I’m a superstitious rationalist. That means although I don’t really believe it makes any difference to my fortunes, I still find myself bowing to magpies, that I avoid seeing the new moon through glass, and that my desk is covered in joyful Buddhas. I suspect I am not alone and can tell you that all of us who are secretly delighted when finding a four-leaf clover will enjoy browsing Steve Roud’s book The Penguin Guide to the Superstitions of Britain and Ireland. It’s a wonderful piece of scholarship, and I have made much use of it over the last couple of years. Handle with care though, if you are superstitious by nature it can have the same effect as a hypochondriac reading a medical dictionary. Did you know, for instance, that you should be very careful of parsley? Transplanting it, or the giving or receiving of a plant is terribly dangerous. You have been warned.
It’s particularly interesting though how many of the talismans mentioned in the book are about warding off witches and / or bad luck, rather than, like my cheerful Buddahs, attracting the good. Reading the book gives the impression of a very worried nation constantly fingering their holed stones, and pouncing on horseshoes to keep off witches and their influence, while taking the occasional break to try and work out who they are going to marry. My current theory is that this emphasis on avoiding bad luck in the past, by which I mean anything up to the mid-twentieth century really, shows us an important difference between then and now. Imagine you live in a time when a minor accident could kill you, or prevent you from working, when a fever could be fatal or a bad harvest could leave your family hungry. I guess in those circumstances it is the bad luck you think about. You would be watchful against it, and take whatever precautions you could. Now imagine you are relatively comfortable, by which I mean you have access to modern healthcare and social services. Perhaps you start thinking how it would be nice to have more, you know, stuff, and you start looking about for it, and therefore buying little happy buddhas to usher it in. Now, I’m not saying that everyone up to 1946 was living in a constant state of fear, human being have always known how to have a good time when they can, but looking at these protective walls people tried to build around themselves is a reminder that it was a more dangerous world. Castles might look beautiful, but they mean you are standing on a battlefield.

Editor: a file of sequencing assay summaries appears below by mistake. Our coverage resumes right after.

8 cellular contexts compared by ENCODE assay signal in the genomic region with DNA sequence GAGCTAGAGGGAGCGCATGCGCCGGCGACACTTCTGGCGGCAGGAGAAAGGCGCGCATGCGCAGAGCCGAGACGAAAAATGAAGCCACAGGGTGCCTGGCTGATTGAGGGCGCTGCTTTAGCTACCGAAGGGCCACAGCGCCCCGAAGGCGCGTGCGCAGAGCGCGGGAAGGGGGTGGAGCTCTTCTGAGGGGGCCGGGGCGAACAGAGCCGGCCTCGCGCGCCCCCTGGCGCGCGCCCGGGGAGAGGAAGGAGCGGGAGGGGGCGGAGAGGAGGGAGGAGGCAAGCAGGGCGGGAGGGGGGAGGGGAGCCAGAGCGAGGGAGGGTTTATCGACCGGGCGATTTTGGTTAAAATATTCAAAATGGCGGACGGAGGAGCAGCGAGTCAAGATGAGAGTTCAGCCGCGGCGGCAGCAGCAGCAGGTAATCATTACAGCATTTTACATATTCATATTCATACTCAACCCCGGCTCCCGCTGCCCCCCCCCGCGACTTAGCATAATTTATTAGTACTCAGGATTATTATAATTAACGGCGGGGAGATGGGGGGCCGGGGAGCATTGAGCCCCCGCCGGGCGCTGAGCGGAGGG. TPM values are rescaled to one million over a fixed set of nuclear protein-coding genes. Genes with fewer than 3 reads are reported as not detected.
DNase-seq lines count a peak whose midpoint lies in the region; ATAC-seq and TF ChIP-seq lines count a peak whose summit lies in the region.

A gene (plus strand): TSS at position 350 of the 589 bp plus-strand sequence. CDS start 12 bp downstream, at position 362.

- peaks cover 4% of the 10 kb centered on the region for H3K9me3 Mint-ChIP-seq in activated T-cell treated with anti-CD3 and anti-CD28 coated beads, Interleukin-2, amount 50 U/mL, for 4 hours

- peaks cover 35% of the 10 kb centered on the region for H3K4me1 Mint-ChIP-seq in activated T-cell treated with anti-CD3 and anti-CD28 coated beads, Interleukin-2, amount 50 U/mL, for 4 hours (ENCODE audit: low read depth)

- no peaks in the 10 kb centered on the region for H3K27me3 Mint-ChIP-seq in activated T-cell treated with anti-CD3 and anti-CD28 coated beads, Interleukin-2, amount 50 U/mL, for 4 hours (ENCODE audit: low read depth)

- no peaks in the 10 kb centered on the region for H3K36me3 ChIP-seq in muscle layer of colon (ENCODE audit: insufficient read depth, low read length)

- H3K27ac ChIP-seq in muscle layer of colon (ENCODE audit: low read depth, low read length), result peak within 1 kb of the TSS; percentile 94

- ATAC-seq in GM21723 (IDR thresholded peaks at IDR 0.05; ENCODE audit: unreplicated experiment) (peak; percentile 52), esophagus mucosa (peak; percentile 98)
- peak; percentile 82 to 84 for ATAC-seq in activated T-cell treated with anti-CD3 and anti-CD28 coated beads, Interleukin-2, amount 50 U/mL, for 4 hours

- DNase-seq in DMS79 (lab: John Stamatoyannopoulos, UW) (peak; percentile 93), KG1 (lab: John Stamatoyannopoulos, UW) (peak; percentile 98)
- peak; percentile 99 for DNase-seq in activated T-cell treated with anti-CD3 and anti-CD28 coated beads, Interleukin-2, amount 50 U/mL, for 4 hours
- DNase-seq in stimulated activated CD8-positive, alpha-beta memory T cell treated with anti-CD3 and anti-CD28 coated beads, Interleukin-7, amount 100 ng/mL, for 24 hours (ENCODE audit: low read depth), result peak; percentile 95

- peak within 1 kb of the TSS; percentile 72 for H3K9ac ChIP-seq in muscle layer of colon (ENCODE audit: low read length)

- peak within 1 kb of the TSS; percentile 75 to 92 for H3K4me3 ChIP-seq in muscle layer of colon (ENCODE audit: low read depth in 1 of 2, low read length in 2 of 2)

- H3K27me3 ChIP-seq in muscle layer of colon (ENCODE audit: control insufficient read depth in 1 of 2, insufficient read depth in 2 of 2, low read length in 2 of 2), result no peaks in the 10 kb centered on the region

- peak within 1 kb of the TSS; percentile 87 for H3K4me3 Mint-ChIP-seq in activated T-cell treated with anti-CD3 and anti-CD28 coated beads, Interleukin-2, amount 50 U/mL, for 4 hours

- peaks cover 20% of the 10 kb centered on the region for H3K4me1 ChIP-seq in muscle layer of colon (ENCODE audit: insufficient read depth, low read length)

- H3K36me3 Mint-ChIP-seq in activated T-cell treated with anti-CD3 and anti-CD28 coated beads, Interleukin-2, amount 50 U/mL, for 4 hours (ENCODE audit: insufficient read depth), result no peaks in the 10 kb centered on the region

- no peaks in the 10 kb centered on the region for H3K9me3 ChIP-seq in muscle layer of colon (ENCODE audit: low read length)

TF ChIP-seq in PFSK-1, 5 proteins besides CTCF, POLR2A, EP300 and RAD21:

Then there are the gentry level ways of warding off ill luck or preserving the good. Here we are often speaking of rare or very old items around which legends have been built. In Island of Bones I invented a talisman for the town of Keswick called the Luck of Gutherscale Hall, but though that particular item exists only in my imagination, I based its history on a number of local relics. The Luck of Eden Hall can be seen at the V & A, there’s an excellent article about its legend here. Supposedly a gift from the Fair Folk, it seems to have been made in Syria in the 13th century. Equally in Justin Pollard’s book, Secret Britain, which would make a great Christmas gift for History Girls and Boys everywhere by the way, you can read about the Fairy Flag of Dunvegan, fragments of which were carried by MacLeod pilots in WWII for protection. Now when is the best time to look for four-leaved clovers again?
Sunday, 20 November 2011
|First page of the diary he kept until his death in 2004|
|David Newsome, aka 'my dad|